Sakony prints his own T-shirts even if it’s just to see a draft before he goes to a printer. Interestingly, he’s not too fond of Pittsburgh focused tees, but the one he designed this year was on the money. Sakony’s art supports music cover art for local rappers or people in other genres. He creates graphic renderings for jewelry. Sakony’s close to god in the Adobe suite.
Magic with a pen, how Sarica writes words beautifully. A calligrapher and general handwriting specialist, what Sarica does by hand is so perfect it looks like a computer made it. While word-marks are a major part of her design, she also does commissioned graphic work. Maybe you’ve seen her handwriting on the menus in local restaurants or coffee shops. Check out the cute stickers she makes as well. Sarica works at the Andy Warhol Museum.
Brendon Hawkins works with a camera to achieve his visual art. Most notably, over the summer, he created images for The Tenth Magazine and hit HBO TV show Insecure for a campaign supporting black queer lifestyles and a lux beach week in Cape Cod. Hawkins has his first solo exhibition called “Untitled” at Bunker Projects on December 7, 2018. “I’d like to think of the word ‘Untitled’ as an empowering description of nakedness,” he said about the exhibit that continues his process of self-discovery.
Tony Duff creates beautiful portraits with creepy fingers. Repetition plays in his photography as body extremities from the photo subject form interesting mosaics accentuating the person’s portrait. Duff also shot the look book for Senseless’ Dummy T-shirt.
Tyler Calpin’s not a “photographer,” but an artist who uses a camera to make his masterpieces. His work mixes between bleak midwestern America in old factory or rural settings and commissioned work for Pittsburgh’s culture scene. Calpin shot music cover art and merchandise promotion for Choo Jackson and Foreverkool Records. Calpin also helps the creative direction of streetwear brand Reviving Real. Tyler Calpin’s collages makes his art unique.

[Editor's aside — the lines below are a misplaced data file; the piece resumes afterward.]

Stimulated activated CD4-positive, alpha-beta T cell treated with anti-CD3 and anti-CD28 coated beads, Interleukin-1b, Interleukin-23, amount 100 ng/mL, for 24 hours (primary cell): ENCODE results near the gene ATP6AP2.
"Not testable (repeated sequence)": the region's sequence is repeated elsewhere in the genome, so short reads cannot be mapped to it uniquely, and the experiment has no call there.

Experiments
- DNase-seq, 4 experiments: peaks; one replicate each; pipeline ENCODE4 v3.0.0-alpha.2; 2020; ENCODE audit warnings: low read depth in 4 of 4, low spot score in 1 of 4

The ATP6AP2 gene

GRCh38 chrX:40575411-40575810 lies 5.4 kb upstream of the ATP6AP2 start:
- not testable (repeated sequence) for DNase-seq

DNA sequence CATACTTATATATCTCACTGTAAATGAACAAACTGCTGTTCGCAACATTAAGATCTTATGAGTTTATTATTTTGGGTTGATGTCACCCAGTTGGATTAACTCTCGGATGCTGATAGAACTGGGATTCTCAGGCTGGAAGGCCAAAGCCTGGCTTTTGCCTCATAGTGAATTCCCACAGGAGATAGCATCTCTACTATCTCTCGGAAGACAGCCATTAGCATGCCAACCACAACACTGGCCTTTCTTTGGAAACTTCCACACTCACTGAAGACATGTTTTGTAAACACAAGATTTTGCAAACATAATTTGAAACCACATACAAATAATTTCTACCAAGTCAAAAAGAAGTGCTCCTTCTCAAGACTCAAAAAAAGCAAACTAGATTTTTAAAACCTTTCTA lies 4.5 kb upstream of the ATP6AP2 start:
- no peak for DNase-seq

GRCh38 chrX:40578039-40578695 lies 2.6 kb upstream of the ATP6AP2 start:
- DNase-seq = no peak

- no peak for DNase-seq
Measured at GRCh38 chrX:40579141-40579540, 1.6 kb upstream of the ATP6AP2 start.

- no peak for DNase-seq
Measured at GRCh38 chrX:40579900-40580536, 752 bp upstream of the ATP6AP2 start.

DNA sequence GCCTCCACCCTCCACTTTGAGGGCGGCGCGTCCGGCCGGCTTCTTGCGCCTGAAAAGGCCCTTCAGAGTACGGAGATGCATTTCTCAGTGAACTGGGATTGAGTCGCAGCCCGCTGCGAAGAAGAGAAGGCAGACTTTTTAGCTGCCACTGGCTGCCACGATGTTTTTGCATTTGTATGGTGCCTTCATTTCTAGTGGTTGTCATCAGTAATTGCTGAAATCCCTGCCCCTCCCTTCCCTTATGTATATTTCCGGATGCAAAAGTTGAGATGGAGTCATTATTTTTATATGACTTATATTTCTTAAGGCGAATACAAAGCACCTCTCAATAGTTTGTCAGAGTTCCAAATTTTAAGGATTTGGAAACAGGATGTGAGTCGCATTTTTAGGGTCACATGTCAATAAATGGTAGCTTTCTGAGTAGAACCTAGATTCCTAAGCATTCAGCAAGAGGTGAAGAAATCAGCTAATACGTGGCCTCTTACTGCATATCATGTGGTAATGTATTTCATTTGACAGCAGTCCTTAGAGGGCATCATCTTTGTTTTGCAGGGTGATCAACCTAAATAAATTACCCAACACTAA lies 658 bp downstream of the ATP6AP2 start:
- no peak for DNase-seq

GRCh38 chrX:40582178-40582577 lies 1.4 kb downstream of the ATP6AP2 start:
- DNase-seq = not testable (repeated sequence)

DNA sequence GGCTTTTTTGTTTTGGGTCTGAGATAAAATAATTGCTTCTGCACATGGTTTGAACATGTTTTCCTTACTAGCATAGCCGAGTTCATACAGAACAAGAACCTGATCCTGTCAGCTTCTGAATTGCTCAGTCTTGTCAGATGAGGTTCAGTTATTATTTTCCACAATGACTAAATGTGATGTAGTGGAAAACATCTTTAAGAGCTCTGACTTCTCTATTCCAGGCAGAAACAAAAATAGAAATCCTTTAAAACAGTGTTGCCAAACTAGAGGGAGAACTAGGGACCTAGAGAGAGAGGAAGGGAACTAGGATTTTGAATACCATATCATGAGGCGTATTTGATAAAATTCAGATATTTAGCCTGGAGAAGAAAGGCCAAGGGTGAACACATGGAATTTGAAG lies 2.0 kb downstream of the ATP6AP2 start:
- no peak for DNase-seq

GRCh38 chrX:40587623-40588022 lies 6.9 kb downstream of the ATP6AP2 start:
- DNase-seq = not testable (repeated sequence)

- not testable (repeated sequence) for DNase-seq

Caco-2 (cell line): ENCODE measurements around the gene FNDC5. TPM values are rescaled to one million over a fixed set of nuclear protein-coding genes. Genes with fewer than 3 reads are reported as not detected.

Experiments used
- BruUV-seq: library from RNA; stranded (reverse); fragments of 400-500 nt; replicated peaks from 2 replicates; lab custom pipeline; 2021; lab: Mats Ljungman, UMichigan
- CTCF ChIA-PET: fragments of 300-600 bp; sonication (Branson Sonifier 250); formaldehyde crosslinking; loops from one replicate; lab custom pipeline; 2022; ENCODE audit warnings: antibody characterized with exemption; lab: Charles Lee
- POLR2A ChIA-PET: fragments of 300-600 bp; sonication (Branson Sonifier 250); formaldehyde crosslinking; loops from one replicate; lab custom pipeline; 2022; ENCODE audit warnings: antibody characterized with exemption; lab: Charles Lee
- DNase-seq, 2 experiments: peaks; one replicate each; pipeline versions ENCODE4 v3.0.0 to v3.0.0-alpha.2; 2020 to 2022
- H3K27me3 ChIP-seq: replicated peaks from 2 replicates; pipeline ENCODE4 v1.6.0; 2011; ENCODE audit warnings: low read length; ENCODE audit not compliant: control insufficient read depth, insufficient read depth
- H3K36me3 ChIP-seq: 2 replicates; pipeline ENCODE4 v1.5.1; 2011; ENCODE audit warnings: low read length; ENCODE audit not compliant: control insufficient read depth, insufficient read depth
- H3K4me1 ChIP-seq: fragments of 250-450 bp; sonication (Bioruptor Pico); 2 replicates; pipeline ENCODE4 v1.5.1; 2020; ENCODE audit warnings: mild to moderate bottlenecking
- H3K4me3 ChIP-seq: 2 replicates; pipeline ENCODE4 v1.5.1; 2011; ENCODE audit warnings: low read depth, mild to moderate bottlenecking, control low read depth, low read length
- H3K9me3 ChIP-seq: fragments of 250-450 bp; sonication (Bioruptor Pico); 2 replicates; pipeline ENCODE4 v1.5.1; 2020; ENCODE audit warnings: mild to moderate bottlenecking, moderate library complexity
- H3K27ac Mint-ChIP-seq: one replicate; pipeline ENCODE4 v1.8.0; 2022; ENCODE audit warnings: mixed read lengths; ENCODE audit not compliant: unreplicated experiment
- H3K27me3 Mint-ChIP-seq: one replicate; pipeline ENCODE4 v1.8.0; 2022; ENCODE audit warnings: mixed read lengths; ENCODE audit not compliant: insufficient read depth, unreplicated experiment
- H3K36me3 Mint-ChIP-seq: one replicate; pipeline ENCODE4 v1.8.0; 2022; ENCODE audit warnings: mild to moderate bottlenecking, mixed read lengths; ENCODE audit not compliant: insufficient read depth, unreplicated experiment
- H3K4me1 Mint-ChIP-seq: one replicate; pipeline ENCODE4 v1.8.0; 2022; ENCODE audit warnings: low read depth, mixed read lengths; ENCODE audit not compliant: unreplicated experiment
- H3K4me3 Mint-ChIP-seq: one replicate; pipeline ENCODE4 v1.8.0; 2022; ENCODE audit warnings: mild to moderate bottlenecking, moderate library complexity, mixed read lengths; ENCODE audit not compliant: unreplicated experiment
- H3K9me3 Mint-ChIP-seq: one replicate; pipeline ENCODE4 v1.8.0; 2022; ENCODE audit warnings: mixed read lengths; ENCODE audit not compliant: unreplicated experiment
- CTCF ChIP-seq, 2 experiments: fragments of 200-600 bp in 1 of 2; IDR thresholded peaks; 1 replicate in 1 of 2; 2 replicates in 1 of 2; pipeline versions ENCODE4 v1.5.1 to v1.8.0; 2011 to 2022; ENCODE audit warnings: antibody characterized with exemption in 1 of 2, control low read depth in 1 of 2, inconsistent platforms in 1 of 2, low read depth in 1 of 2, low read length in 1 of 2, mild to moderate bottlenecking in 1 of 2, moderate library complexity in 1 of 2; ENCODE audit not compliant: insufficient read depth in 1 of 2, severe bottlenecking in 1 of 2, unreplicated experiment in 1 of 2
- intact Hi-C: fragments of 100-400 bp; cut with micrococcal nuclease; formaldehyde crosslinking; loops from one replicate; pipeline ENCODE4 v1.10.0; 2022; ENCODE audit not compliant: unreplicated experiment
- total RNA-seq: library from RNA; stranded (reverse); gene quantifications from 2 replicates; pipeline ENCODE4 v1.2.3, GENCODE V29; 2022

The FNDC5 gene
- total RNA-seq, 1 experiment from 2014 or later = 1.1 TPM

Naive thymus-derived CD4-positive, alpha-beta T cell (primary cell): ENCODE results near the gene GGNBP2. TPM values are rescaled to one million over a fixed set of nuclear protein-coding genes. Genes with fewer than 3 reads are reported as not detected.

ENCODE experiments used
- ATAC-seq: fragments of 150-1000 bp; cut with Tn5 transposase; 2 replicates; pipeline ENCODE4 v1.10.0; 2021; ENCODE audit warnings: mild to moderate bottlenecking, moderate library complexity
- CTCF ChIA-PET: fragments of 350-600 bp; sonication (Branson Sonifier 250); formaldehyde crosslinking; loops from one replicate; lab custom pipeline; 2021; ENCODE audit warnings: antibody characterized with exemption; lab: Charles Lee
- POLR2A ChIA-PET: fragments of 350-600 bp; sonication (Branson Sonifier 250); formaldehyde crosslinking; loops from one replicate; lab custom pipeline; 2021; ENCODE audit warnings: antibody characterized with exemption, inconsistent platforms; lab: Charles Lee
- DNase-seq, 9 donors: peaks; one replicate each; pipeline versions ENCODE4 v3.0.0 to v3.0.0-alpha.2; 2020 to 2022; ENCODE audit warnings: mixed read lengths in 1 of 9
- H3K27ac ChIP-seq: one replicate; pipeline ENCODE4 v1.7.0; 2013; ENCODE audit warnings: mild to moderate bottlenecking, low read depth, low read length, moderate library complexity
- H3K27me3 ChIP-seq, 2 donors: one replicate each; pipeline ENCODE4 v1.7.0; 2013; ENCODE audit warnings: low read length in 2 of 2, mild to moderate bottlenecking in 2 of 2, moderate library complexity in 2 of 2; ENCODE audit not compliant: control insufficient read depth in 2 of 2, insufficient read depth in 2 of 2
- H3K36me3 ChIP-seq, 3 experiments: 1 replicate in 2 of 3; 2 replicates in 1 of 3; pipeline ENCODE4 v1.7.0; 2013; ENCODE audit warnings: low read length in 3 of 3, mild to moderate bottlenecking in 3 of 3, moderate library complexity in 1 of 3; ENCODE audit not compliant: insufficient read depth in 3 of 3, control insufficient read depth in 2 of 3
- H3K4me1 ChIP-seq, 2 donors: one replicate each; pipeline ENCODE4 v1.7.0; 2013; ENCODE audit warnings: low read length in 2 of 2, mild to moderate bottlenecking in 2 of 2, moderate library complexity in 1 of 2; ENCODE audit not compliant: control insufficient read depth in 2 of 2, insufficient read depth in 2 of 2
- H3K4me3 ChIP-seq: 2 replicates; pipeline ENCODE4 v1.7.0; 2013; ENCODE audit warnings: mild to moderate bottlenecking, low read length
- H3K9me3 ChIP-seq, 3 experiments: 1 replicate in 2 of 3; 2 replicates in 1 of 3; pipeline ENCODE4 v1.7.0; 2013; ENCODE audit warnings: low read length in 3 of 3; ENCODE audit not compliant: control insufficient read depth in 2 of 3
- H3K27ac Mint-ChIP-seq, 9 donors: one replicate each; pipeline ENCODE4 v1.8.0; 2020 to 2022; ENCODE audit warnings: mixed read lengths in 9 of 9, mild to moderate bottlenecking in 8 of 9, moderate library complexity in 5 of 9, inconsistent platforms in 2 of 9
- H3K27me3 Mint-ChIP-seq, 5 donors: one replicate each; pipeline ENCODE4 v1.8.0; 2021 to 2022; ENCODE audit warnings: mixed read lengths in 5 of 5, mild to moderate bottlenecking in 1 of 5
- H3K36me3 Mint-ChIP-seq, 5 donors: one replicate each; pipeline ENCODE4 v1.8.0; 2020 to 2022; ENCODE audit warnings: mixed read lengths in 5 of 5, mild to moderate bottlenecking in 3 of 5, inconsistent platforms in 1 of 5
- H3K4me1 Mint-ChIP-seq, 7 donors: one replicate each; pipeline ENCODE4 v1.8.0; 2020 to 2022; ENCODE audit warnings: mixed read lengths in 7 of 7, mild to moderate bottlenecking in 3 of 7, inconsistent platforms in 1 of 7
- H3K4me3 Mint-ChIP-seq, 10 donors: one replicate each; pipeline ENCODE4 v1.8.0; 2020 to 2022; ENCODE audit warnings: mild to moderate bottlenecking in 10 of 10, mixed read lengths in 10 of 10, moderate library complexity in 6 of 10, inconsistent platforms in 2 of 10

“Protect Black Women” was painter Wavy Wednesday’s first solo exhibition. Her art seems playful creating black Barbie, but it’d be remiss if you missed the racial and feminist messages that make her work so good. At her exhibit, beautiful and colorful female portraits featured on large canvas. The paintings, as well as signs on the wall and in the window, reinforced there’s no place for racism, sexism or any type of hatred. “If you believe Bill Cosby should be free, please leave,” a sign read. Media publication Afropunk wrote, “Pop artist Kamara Townes [Wavy Wednesday is Townes’ nom de plume] uses satire to denounce racism.” Her paintings with white and black girls interacting are particularly funny.
Christina Lee, credited with directing Pittsburgh Zine Fair, works daily as a digital designer for American Eagle operations and marketing. More importantly, Lee’s illustrations supported Public Source’s data on racial inequality in Pittsburgh. Her graphic art comes in different forms though, such as the editorial info-graphics, pins, prints, and quick strikes for social media.